I sometimes still think about a site audit I did years ago. This organization was a non-profit helping children. The site used a top navigation bar, and one of the options was Donate.
So far, so good, but clicking the link brought the visitor to a big block of text with a tiny, grainy picture. Most visitors would have to scroll a minimum of one screen to reach the donation form. In the middle were several hundred words.
The visitor is at a charity, I told the organization. Once they click a link that says ‘donate’, the next thing they should see is a choice of payment method. They know they’re going to give money. Stop selling!
The organization remained unconvinced. They didn’t want to talk about clickstreams or time on page or their equivalent of an abandoned shopping cart. A post-meeting document followed the conversation about the audit, summarizing the meeting and again recommending the donation process be improved. When I checked some weeks later, the process remained the same.
I recently experienced deja vu all over again. We made a decision to donate to a orphanage where we’ve met some staff members. On a somewhat clunky but comprehensive site, there were no instructions on how to donate, even by mail with a manual check. I contacted the umbrella organization sponsoring the orphanage on their contact form with this pretty explicit subject line: Help Me Donate To XYZ Orphanage.
No answer. For days.
Writing the “webmaster” didn’t work either.
After a brief discussion, we chose to send the donation to a nationally known organization. They were also administratively challenged. Their site failed to produce any donation information. I was momentarily cheered to see a search box, but neither the word “donate” nor the word “donation” is indexed on their site.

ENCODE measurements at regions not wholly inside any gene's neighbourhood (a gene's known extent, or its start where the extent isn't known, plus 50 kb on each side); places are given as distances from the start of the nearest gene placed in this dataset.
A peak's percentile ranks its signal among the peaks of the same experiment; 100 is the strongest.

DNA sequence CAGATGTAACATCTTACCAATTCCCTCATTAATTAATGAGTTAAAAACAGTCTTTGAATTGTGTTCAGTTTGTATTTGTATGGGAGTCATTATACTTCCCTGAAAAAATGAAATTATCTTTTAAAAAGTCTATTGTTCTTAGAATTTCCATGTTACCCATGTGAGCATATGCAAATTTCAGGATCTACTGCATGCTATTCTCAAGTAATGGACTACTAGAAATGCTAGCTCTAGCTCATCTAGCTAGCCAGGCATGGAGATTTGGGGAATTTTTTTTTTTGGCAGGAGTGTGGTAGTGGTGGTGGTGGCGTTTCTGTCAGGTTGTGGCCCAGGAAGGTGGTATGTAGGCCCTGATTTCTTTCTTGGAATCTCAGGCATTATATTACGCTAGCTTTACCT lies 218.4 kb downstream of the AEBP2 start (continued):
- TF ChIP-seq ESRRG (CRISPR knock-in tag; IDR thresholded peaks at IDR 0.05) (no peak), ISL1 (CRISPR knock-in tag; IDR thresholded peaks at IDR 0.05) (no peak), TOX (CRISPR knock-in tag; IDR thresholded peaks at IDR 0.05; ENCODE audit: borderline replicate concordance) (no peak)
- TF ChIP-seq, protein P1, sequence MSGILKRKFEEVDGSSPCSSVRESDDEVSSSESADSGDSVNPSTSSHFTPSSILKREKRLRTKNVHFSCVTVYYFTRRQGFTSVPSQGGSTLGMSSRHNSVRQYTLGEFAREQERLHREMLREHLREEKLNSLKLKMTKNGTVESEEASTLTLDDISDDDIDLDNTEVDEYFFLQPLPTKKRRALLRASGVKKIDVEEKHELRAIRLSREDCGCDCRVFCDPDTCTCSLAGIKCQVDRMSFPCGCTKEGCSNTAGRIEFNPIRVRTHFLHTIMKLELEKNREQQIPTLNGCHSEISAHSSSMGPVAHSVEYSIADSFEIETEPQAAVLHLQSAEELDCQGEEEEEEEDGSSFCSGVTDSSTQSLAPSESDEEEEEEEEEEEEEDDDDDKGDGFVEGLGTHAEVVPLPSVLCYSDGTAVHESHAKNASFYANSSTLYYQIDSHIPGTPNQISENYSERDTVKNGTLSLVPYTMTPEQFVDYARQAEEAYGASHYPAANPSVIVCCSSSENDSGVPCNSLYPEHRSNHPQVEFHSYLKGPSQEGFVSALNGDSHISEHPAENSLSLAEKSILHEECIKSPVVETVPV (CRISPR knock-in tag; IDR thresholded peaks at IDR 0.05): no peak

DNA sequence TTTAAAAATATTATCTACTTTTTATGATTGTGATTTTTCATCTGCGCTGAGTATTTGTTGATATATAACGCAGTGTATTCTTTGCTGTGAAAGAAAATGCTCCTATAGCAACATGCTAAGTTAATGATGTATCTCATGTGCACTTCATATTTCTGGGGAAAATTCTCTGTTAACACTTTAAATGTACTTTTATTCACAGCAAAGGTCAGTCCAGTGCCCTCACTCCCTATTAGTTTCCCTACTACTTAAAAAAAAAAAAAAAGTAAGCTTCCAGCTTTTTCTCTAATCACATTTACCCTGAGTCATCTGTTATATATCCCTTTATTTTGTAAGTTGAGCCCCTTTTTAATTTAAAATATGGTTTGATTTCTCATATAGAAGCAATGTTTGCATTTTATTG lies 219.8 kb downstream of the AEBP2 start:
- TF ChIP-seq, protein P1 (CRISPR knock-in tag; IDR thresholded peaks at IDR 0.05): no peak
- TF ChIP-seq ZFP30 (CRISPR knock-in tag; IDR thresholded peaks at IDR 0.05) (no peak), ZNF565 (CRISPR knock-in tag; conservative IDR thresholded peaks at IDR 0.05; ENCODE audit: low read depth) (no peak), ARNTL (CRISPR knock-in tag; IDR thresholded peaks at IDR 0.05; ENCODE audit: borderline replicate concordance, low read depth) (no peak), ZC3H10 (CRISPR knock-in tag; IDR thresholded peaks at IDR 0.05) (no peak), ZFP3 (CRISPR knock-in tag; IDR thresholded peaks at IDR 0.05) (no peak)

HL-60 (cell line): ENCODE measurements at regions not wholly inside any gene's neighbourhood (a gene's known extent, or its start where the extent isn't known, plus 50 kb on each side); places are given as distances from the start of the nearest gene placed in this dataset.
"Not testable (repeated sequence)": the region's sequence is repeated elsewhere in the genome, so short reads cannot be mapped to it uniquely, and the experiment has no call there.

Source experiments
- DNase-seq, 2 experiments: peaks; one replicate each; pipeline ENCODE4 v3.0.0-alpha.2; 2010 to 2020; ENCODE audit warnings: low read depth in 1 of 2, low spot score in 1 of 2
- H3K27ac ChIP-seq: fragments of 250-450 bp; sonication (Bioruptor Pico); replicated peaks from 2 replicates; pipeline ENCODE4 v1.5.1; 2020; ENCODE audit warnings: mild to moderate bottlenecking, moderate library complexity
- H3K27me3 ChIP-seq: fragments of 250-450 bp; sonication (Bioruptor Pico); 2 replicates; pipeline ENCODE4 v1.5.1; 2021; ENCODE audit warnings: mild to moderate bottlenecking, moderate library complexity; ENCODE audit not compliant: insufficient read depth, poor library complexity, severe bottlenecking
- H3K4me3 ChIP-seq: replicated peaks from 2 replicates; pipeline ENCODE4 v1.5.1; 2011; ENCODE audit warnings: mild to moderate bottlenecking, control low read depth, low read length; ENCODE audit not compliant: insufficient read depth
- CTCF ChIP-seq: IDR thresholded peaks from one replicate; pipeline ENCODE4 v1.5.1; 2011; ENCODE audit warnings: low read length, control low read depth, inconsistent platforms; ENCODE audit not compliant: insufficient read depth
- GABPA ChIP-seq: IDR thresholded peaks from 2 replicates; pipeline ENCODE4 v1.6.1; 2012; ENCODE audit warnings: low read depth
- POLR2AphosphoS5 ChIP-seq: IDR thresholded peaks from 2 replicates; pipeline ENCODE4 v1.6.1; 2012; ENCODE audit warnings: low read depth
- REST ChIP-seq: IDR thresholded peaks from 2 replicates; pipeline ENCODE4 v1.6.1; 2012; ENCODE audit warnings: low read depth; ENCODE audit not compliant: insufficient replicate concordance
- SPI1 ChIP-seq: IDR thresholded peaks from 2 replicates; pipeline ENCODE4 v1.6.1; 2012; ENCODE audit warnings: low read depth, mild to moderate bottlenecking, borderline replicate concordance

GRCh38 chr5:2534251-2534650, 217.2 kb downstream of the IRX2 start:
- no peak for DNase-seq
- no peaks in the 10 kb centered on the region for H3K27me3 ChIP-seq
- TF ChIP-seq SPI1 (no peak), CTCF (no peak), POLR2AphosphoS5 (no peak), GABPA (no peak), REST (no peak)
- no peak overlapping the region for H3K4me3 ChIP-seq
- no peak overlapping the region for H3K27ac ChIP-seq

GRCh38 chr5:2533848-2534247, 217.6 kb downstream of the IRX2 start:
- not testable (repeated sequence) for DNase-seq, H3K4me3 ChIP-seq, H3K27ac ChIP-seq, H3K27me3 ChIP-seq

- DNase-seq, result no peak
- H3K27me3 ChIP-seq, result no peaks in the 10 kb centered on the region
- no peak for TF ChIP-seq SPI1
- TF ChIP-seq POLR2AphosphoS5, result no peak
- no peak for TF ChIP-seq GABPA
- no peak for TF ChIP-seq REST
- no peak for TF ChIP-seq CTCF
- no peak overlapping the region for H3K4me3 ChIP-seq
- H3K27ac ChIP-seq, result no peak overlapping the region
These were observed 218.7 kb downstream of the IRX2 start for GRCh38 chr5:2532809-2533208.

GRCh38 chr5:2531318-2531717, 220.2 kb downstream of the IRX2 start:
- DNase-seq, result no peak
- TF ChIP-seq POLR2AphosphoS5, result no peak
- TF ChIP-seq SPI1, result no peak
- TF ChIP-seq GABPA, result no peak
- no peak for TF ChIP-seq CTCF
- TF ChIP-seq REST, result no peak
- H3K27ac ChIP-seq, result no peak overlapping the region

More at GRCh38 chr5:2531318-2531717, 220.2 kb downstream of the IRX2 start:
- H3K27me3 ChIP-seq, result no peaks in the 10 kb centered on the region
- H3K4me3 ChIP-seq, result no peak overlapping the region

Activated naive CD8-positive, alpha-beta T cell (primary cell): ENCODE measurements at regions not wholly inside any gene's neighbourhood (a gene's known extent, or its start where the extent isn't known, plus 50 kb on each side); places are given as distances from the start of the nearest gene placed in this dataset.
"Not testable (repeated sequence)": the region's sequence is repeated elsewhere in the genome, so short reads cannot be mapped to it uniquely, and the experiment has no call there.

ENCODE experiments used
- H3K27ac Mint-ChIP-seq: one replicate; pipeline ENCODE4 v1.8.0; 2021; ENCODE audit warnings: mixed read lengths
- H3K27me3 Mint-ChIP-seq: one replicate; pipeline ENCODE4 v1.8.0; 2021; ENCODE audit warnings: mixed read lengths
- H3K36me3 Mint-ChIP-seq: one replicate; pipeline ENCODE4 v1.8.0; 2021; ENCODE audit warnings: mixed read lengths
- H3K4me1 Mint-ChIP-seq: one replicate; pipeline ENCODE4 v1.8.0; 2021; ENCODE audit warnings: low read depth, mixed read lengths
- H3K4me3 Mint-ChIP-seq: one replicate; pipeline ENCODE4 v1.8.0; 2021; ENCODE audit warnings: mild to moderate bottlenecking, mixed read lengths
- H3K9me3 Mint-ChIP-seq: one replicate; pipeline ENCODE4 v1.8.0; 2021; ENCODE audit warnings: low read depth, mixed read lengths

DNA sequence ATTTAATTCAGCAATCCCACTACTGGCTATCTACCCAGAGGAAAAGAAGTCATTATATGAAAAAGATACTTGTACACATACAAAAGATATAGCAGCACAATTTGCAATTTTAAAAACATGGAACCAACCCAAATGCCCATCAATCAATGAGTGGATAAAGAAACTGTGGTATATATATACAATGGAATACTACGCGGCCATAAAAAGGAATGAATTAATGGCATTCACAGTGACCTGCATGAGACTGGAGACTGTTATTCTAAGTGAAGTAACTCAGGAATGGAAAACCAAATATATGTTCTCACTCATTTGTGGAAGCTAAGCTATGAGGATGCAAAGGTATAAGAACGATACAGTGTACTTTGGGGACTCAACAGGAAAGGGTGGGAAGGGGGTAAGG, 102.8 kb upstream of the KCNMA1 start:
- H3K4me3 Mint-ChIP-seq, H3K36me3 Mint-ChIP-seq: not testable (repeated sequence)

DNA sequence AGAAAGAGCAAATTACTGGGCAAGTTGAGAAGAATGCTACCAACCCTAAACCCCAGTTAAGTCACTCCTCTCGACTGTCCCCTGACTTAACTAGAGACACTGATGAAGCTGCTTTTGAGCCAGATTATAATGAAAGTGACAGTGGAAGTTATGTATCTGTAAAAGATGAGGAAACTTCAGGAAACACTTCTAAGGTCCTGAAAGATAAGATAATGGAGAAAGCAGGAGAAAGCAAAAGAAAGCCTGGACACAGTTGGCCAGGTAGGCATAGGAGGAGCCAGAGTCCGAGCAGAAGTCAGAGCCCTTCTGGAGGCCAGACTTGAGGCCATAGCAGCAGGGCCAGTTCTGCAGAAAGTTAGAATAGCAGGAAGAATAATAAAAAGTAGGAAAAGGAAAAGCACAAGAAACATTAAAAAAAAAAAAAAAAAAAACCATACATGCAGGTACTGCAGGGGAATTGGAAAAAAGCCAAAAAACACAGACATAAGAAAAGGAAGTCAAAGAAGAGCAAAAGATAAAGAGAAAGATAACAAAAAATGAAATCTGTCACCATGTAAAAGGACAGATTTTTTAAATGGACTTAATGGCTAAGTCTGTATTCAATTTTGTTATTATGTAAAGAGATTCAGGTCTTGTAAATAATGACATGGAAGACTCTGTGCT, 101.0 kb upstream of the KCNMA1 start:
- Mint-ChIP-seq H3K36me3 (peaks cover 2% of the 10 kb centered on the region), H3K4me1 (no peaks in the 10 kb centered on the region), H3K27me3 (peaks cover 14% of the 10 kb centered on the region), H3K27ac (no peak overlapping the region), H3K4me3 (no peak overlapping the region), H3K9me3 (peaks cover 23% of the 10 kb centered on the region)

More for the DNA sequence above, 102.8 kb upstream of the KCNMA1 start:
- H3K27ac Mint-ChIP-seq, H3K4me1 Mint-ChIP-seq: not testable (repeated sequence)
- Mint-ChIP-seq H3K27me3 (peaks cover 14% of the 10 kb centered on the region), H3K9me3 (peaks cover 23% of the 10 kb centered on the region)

An organization with a tiny budget that was local and had a top rating at CharityNavigator.com got the donation. I had already spent more time searching for information than the value of the donation. But I checked charities and big small tonight and found that 4 of the 14 sites I researched did not offer clear instructions on how to give the charity money. I sent a nice note in a couple of egregious cases. If you got one of those notes and are reading this, here is your proof that I didn’t out you. Just please try to do better.
Meanwhile, we’ve taken on a charity of our own. Silver Beacon always maintains at least two pro-bono clients that run charities. In addition, I’m co-chairing this year’s StepOut for Diabetes Walk in Northern Virginia. And unlike the folks who made it difficult for me to donate, I’ll make things very easy for you.
There is one link in this blog. The link goes right to my page at the American Diabetes Association. You can read about millions of diabetics on that page. Those who prefer rational argument will get plenty of data. Those who prefer the softer side can read a gut-wrenching story.
But the kicker is that if you donate there now and mention in this blog in your note, I will add $10 to your total.
Donate to StepOut for Diabetes now, and you get to know that you helped someone close to you. 1 in 12 Americans has diabetes. Click the link, give a buck if you want and it will turn into $11. (Be nicer and give more, but if it’s only a buck, so be it)
And if you run a non-profit or have one that accepts donations, please check and test the donation process as much as you would the order process on an ecommerce site.